Living Simply

We base our journey around wild, undeveloped tracts of land. Each night, we camp in new and unknown places, under a wide sky.

We fund our travels doing farm work, picking peaches, harvesting grapes, and planting kale. It’s rewarding work that connects us directly to the food we eat. Between farm stints, we explore wilderness areas, hiking, watching wildlife, and identifying native plants.

Out here, on the road and off the grid, we’ve found a less civilized and more primitive existence. Living without running water, or grid-based electricity, we have greatly simplified our lives. We’ve learned that we can enjoy a great quality of life without the many possessions society deems necessary.

Whittling our material possessions down to what fits in the bus, it becomes increasingly important to carefully curate our belongings. A Biolite CampStove is one of our must-carry items, because it connects us closer to the land. It is unspeakably gratifying to harvest fallen wood from the forest floor for fuel to cook dinner. Even better, the same wood can simultaneously charge our phones and electronics. Because of BioLite, we are one step closer to achieving our dreams of a sustainable life off the grid.

Off-Season = Best Season

Living on the road, our travels don’t stop with the end of summer. We used to be true snowbirds, fleeing snow and evading below-freezing evenings. Sharing 80 square feet can be tough, especially when days are short and we spend more time inside our tiny home on wheels. But the hardships we endure are well worth it, because they also deliver mountain top highs.

We’ve learned to stay north as the first snowstorms settle in. Avoiding an entire season, we missed an entire side of the natural world. We must experience the extremes of nature in order to live a life that’s fully alive.

Let our experiences be a lesson: cold, short days shouldn’t prevent you from getting out to explore! Winter is a great season for trekking into the snowy outdoors. These long months offer unmatched beauty and solitude. Often, we find ourselves wonderfully alone in destinations that are packed throughout the summer.

Even if we don’t spend the entire winter season in powder, we make sure to slot ourselves into a few snow storms. Waking to a white world is an unmatched road trip experience.








The Southern Rockies: A Winter Wonderland

The Southern Rockies are our top destination for winter travel. Remote dirt roads, towering fourteeners, and sweeping mesas offer diversity and solitude, especially off-season. We can spend weeks in a 40-mile radius and never grow bored.>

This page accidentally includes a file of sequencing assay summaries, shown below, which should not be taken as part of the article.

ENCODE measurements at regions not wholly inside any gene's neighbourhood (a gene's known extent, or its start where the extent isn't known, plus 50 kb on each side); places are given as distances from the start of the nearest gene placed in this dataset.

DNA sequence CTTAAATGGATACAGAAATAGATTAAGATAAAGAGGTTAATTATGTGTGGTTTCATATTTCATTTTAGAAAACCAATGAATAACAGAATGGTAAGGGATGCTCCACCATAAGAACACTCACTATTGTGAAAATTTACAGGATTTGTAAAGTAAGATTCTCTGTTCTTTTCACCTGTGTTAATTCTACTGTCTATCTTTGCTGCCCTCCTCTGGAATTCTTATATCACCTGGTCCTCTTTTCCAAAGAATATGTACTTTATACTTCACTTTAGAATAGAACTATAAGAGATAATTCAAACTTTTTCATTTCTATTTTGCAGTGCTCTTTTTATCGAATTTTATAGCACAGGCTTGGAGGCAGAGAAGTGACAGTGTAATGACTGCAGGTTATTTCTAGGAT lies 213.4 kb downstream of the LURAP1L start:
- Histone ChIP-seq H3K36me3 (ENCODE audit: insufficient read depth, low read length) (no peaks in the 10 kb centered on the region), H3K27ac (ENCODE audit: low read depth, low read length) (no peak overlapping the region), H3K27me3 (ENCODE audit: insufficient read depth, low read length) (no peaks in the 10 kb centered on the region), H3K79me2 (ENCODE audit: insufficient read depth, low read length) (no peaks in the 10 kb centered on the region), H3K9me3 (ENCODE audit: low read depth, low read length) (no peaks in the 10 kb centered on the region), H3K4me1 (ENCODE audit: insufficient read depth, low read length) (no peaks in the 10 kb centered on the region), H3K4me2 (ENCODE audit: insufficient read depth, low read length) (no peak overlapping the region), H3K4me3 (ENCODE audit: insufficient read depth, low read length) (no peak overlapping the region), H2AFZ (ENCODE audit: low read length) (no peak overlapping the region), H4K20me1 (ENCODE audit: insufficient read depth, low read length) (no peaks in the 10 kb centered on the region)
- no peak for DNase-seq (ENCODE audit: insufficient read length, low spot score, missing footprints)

We welcomed the winter season in the foothills of Durango, Colorado and wound our way south to Santa Fe, New Mexico. We got caught in a snowstorm the San Juan Mountains, and barely made it down the slick road. We stood in still silence as elk pranced across the sagebrush mesas near Taos, their footprints the only sound in the universe. We watched parts of ourselves drift through the rapids of the majestic, stately Rio Grande.

Our favorite detour on our southbound route was The Rio Grande del Norte Monument, our country’s newest Park addition. These 250,000 acres were constitutionally preserved in 2013 to protect the rare, high-desert mesa. Junipers, pinion trees, and sagebrush span broad vistas that reminded us how small and insignificant we really are.

For great views of the Taos plateau, check out the Guadalupe Trail in the Wild Rivers section, a four mile roundtrip hike that’ll warm you up on chilly day. For nighttime accommodations, the primitive campgrounds are a steal! At $7 a night, we had the entire place to ourselves, under the bright diamonds of Orion’s Belt.

A Happy Camper Is A Toasty Camper

Don’t be scared to venture out in cold weather! With some tricks and good packing, you can keep toasty warm and safe, even when temperatures plummet into the single digits.

Here are our top tips for winter car camping:

  • Bundle up Smart. Having the right gear makes winter life so much simpler. Hydroflask bottles keep our beverages hot for hours, so we’re always sipping on warming drinks. Muck Boots are hands down our favorite winter boot. Waterproof and rugged, they get us through single digit days with toasty toes. A good sock wicks moisture, keeping your feet dry and morale high.
  • Keep active during the day. Plan activities that get your body moving; the best natural heater is physical activity. Take a snowy hike. Instigate a snowball fight. Dance. You’ll discover that cold dissipates in the face of pumping blood.
  • Avoid driving at night Curvy back roads become treacherous when melted snow ices at dusk. Limit travel on snowy roads to daylight hours, and drive with care!
  • Sleep in your vehicle. In the winter, we don’t pop our canvas top at night. The insulation of your car will maintain a warm ambient temperature, so all you need is a zero degree sleeping bag to stay toasty.
  • Keep on the Sunny Side. When choosing a spot to park it for the night, look for campsites with full exposure to early morning sun. You’ll enjoy the sun on your face as you prepare your morning brew.
  • Up Your Photography Game. Shooting photos in the snow is tricky. The white reflects sunlight, and creating a disaster out of your highlights. Mediate that issue by investing in a polarizing filter. The filter acts as sunglasses for your camera and transforms a daylight dilemma into a correctly exposed shot.